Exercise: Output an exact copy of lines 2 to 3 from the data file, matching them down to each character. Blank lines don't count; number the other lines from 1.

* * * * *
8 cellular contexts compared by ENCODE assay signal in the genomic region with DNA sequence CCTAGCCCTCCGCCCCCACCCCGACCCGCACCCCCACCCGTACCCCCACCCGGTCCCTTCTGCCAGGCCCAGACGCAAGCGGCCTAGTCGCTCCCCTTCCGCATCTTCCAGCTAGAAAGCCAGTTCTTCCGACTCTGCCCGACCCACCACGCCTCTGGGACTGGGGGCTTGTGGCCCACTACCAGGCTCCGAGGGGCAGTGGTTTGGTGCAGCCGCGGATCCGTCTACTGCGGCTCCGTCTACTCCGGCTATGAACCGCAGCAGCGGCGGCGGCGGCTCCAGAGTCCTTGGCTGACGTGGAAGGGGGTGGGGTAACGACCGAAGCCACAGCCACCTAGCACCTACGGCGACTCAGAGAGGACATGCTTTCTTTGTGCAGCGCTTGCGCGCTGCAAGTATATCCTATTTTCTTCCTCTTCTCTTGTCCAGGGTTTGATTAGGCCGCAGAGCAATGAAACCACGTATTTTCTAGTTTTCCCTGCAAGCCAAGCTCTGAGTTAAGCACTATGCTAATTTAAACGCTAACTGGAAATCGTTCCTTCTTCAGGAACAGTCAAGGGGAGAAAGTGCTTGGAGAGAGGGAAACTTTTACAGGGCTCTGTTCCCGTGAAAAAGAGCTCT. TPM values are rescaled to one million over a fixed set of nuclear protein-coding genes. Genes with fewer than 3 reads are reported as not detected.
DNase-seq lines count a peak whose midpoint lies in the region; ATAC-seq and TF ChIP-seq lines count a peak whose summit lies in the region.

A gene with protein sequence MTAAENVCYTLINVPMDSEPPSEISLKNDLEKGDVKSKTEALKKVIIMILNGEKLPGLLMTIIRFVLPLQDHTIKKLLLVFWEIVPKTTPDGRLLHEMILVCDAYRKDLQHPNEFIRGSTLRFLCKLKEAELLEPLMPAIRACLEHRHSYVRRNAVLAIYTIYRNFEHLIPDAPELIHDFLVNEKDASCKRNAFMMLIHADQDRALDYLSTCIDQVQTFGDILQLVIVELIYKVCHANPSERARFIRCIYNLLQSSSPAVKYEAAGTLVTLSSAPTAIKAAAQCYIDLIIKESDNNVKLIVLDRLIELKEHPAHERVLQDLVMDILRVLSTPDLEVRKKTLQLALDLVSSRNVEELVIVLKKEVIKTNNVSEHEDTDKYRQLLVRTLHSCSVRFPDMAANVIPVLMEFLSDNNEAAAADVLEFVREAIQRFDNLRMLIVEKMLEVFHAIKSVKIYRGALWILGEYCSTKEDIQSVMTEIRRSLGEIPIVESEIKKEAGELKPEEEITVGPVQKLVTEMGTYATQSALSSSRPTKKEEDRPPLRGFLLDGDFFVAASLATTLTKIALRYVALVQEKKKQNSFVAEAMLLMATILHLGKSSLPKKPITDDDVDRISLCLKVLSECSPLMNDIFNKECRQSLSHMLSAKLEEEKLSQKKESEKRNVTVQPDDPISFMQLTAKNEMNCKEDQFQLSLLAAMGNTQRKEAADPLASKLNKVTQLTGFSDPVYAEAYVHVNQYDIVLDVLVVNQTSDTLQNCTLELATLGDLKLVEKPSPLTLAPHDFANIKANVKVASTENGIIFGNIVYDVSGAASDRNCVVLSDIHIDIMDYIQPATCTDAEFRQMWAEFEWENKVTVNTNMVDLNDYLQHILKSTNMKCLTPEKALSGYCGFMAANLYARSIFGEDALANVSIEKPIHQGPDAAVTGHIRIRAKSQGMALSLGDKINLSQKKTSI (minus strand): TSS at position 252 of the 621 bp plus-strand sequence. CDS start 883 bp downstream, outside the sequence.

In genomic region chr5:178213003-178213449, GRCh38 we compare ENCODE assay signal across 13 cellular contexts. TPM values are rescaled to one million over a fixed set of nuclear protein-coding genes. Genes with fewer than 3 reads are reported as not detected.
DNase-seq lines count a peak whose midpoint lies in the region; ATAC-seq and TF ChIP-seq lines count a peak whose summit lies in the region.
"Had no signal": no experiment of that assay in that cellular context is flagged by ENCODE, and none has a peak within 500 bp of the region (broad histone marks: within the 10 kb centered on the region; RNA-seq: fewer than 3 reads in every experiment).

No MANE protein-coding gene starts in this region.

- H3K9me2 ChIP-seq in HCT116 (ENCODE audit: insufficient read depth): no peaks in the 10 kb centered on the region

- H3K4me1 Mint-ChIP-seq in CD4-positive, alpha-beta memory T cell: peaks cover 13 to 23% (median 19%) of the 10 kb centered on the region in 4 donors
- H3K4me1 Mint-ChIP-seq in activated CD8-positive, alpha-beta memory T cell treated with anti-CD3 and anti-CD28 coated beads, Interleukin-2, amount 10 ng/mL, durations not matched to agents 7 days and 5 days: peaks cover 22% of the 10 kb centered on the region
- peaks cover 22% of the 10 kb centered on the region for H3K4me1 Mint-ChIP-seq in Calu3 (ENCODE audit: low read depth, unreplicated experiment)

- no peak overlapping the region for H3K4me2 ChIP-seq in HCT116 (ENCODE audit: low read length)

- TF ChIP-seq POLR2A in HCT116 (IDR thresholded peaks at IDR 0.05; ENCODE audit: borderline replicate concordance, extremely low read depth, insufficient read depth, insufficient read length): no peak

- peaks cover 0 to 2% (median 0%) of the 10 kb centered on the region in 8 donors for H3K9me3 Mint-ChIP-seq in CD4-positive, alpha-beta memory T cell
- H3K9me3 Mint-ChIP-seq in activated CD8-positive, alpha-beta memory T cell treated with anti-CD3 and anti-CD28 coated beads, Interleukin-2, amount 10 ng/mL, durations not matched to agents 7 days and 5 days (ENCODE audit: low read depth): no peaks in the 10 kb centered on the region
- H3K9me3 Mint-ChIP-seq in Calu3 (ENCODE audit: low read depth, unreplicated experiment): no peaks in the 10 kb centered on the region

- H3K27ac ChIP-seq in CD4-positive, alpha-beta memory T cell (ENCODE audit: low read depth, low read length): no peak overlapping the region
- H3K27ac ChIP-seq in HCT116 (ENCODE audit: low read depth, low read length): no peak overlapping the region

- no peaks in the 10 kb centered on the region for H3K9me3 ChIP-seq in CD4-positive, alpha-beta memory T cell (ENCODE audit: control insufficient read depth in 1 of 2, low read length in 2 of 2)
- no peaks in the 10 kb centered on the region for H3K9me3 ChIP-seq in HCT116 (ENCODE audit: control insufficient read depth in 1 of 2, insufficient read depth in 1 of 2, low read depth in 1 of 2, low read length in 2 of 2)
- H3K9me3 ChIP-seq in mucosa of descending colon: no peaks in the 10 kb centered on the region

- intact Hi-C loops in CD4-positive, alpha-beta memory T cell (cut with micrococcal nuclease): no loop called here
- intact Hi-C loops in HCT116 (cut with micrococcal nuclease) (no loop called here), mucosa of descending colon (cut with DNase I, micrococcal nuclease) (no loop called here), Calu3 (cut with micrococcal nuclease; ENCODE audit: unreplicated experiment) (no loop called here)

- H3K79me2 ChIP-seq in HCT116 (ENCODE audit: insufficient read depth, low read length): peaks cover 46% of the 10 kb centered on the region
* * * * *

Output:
DNase-seq lines count a peak whose midpoint lies in the region; ATAC-seq and TF ChIP-seq lines count a peak whose summit lies in the region.

A gene with protein sequence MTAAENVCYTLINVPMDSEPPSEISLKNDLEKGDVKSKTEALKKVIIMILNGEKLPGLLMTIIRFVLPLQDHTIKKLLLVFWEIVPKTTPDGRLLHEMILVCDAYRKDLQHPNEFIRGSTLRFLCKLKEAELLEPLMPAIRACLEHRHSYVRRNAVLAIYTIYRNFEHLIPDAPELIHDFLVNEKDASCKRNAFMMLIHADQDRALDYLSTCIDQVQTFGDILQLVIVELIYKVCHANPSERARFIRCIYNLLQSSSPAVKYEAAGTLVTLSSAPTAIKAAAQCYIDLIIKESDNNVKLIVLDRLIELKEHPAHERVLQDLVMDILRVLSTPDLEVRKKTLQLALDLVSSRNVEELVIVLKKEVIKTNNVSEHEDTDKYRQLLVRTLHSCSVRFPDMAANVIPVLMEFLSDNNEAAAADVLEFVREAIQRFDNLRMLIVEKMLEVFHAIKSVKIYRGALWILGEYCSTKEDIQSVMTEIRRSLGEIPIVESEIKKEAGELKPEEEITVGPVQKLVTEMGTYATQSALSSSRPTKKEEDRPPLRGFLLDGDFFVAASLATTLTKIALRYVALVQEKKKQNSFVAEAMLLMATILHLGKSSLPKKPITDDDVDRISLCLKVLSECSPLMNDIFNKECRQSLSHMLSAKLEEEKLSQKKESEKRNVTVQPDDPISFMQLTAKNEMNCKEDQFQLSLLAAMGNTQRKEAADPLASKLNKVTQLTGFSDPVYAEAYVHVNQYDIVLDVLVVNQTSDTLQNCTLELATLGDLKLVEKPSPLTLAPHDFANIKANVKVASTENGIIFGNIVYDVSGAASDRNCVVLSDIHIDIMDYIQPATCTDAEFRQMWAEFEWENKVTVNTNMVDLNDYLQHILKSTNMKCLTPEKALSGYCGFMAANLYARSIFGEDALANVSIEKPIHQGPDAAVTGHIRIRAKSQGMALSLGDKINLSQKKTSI (minus strand): TSS at position 252 of the 621 bp plus-strand sequence. CDS start 883 bp downstream, outside the sequence.